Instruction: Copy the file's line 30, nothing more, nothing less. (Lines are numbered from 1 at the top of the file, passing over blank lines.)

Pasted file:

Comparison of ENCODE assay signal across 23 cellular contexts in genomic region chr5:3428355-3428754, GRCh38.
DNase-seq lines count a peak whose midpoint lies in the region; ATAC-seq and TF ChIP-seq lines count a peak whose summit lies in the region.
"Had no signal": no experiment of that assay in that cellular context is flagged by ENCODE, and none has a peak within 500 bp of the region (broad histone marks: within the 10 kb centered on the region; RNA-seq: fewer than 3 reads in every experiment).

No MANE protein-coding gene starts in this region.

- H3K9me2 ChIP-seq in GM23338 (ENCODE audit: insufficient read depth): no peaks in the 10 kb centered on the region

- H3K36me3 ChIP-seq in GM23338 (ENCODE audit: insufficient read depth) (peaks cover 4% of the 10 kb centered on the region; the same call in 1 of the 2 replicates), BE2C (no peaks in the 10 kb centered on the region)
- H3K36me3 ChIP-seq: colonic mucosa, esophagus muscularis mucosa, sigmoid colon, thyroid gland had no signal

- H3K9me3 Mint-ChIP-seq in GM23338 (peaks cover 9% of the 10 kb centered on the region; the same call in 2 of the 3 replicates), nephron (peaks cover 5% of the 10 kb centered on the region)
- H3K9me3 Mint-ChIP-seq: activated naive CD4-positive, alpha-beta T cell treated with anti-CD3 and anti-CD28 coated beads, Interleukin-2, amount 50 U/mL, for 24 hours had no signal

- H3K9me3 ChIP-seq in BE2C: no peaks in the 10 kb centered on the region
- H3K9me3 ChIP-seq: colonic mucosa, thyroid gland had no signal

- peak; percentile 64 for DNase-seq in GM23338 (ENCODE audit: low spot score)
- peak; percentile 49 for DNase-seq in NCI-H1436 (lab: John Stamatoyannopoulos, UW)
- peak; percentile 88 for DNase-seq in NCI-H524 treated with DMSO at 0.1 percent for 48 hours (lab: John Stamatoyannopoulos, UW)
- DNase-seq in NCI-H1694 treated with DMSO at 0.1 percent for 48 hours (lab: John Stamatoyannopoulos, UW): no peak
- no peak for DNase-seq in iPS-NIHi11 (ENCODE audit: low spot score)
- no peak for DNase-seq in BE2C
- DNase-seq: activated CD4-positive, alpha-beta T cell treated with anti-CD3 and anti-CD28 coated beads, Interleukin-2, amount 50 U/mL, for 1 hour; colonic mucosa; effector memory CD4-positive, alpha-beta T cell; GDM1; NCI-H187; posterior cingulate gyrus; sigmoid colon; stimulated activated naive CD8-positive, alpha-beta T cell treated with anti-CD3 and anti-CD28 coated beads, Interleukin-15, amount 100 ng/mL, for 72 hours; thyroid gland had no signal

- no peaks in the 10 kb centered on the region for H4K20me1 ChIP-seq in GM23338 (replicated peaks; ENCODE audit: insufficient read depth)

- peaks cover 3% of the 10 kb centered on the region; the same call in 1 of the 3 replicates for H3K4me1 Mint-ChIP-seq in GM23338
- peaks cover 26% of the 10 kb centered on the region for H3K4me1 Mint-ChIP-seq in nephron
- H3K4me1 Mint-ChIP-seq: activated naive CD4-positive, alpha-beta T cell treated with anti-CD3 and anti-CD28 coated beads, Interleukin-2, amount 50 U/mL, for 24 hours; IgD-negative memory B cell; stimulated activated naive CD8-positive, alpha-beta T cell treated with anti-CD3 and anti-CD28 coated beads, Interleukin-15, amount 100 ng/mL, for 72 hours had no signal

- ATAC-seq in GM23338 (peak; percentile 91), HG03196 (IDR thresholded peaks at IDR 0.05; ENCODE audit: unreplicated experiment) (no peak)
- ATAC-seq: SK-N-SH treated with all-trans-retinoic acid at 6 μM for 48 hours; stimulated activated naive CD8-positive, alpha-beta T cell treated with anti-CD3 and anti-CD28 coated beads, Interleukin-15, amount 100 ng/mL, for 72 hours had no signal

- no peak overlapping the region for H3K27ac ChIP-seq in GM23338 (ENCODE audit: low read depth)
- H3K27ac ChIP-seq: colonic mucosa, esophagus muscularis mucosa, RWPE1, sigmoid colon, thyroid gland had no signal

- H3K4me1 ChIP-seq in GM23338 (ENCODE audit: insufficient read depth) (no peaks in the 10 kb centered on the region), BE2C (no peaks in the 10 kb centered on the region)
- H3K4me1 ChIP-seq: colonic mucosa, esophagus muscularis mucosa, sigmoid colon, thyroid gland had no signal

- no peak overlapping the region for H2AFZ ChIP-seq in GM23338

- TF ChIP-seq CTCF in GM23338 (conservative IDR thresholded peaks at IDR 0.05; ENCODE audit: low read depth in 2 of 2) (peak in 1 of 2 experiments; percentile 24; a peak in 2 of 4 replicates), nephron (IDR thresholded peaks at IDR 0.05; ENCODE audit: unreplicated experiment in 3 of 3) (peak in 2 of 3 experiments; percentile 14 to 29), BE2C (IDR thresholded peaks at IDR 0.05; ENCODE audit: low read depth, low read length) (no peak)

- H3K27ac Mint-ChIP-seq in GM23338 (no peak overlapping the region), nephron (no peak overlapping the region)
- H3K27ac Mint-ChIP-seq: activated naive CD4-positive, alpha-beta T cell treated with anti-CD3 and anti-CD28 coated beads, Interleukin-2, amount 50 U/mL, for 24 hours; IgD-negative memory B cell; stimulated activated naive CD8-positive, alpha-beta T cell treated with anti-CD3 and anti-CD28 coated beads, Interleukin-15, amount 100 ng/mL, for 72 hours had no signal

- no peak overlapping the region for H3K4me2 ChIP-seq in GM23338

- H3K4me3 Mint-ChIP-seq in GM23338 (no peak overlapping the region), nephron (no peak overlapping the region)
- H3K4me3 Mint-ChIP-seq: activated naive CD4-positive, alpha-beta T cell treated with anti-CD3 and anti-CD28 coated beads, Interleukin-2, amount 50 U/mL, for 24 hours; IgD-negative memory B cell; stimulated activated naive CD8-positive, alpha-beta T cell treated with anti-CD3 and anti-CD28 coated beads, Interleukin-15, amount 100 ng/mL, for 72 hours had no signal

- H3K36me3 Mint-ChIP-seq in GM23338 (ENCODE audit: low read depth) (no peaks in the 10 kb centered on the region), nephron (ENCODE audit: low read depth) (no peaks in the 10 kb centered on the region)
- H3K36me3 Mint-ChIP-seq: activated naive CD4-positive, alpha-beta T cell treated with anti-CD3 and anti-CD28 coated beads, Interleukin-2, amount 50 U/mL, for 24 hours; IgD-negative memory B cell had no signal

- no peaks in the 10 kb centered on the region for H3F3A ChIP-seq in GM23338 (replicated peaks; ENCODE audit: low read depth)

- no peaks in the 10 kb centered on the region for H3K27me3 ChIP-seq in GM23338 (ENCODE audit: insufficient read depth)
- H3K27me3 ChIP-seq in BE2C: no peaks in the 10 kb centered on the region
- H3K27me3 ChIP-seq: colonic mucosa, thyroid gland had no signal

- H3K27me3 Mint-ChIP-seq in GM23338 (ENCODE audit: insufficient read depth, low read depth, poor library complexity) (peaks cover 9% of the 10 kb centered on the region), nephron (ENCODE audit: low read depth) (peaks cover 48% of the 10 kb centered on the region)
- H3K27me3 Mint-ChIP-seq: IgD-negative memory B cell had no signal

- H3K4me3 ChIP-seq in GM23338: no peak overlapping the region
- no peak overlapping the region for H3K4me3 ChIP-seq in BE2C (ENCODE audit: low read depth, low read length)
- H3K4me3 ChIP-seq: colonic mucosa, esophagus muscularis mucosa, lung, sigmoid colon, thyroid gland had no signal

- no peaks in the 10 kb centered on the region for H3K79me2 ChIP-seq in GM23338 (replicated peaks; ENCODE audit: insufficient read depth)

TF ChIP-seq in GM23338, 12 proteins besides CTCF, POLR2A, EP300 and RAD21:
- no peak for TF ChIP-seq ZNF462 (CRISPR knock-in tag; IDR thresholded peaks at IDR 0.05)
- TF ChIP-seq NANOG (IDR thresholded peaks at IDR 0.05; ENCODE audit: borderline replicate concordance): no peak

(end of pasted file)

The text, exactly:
- TF ChIP-seq CTCF in GM23338 (conservative IDR thresholded peaks at IDR 0.05; ENCODE audit: low read depth in 2 of 2) (peak in 1 of 2 experiments; percentile 24; a peak in 2 of 4 replicates), nephron (IDR thresholded peaks at IDR 0.05; ENCODE audit: unreplicated experiment in 3 of 3) (peak in 2 of 3 experiments; percentile 14 to 29), BE2C (IDR thresholded peaks at IDR 0.05; ENCODE audit: low read depth, low read length) (no peak)